5) The snuggle factor.  With kids, you always have a warm little sack of thirty pound potatoes to hug. I guess the same is true for puppies.  Hmmm.  And puppies are cheaper, and arguably less messy.  Oh! But puppies don't grow up, leave the house and come home for clean laundry and Thanksgiving.

6) Learning more about myself.  I have learned that I am more patient, more forgiving and less selfish than I believed possible.  Having kids has brought out alot of good in me.  Motherhood may have brought out other undesirable traits, though: stretchmarks, bad hair, failure to keep up with the times.  But the overall benefits win.

7) I have a greater appreciation for my parents.  They are still crazy, yes. (Love you, Mom & Dad).  But now I understand why.  It's my fault.  I am now crazy.  Which is James and Stella's fault.  During childbirth, the unconditional love gene kicks in, and your brains are now toast. Or swiss cheese, as my friend says.  Brain loss, however is a thing "not to love" about motherhood.  Although it does create valid excuses for stupid things, like wearing sunglasses on top of my head while viciously searching for them.

8) The Expert and I are less likely to toss money out the car window since having kids. In the back of our minds, each finanical transaction can potentially effect their futures.  I worry about retirement and savings alot more now.

9) Lazy fall days. Although I am working a little today, I am able to work from the back porch while watching the kids play in the leaves and dump water from old pots on each other.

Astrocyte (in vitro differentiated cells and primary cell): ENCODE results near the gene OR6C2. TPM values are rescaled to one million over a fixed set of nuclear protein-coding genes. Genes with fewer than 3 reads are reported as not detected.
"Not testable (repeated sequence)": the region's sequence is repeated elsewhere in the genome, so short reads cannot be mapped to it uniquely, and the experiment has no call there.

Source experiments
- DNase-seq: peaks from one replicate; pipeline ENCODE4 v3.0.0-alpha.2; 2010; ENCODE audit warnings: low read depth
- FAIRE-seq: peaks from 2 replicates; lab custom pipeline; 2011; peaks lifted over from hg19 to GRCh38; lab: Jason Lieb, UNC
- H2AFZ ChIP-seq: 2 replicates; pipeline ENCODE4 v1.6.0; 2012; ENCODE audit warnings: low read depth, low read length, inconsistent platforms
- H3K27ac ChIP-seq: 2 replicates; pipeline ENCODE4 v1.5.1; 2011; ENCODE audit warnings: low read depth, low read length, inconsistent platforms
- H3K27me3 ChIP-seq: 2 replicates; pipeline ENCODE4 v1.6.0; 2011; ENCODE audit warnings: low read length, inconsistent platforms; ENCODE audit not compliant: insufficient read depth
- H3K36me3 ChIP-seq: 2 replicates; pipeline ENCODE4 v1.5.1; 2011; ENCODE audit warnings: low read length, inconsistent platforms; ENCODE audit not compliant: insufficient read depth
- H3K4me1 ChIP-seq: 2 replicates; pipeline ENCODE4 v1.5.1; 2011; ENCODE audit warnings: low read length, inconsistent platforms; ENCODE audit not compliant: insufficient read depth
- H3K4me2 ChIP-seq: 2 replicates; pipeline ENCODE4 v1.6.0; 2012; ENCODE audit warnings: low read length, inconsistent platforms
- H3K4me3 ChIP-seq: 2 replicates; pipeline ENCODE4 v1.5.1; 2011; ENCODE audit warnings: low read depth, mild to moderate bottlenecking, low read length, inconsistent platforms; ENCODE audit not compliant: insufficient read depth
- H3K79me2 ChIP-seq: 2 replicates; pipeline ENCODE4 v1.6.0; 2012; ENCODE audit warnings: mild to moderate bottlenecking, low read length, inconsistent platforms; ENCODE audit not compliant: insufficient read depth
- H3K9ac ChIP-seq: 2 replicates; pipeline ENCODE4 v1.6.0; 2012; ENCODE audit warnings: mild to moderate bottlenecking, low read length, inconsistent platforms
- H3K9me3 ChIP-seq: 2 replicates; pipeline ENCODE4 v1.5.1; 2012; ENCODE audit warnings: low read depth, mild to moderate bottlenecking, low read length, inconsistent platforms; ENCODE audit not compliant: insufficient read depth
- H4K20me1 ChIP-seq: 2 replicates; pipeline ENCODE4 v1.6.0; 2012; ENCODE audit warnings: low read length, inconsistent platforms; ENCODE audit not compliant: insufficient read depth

10) Children create an excuse to wear stickers and talk in weird voices. All day long.

11) Holidays are far more special.  "Oooh, that's a big turkey!" and "Oh, my goodness, a real jingle bell!"

12) Goldfish, animal crackers and teeny tiny snackfood in general.

Happy Friday, everyone!

November 11, 2010

A Bunch of Bunk

Attention: all you moms who have breastfed!

Read this ridiculous "study", and be prepared for simultaneous brain and eyeball explosions.   Apparently, moms who breastfeed "get as much sleep as those who bottle feed."  And I must give tribute to iVillage for the initial article that pointed out this ridiculous study and had the same reaction as I did. 

Breastfeeding is the most tedious, painstaking and stupidly slow exercise in all of womankind. Even if a breastfeeding mother pumps, she's looking at 20 minutes to fill bottles (plus the awful click-click-click-I'm-a-cow-getting-milked-sound), plus, actual feeding and burping time.  I'm sorry - does it take 20 minutes to shake some formula in a bottle?  So right from the get-go, bottle-feeding mothers are ahead 20 minutes (multiplied by 8 feedings a day = approximately 2.5 hours). 

I repeat: that's 2.5 hours a day that bottle-feeding mothers retain.   Okay, so say a mother doesn't pump, but actually breastfeeds?  Well, then you are in crazy land.  Kids suck down bottles like candy.  They nap and lay around like sloths for hours on a boob.

This is my favorite quote: "Maybe breast-feeding moms wake only to latch their babies on, then return to dreamland. I can certainly vouch for that happening. Or maybe formula-feeding moms catapult themselves into a more alert state as they pad downstairs, flip on the light to prepare a bottle and move around more than a breast-feeding mom."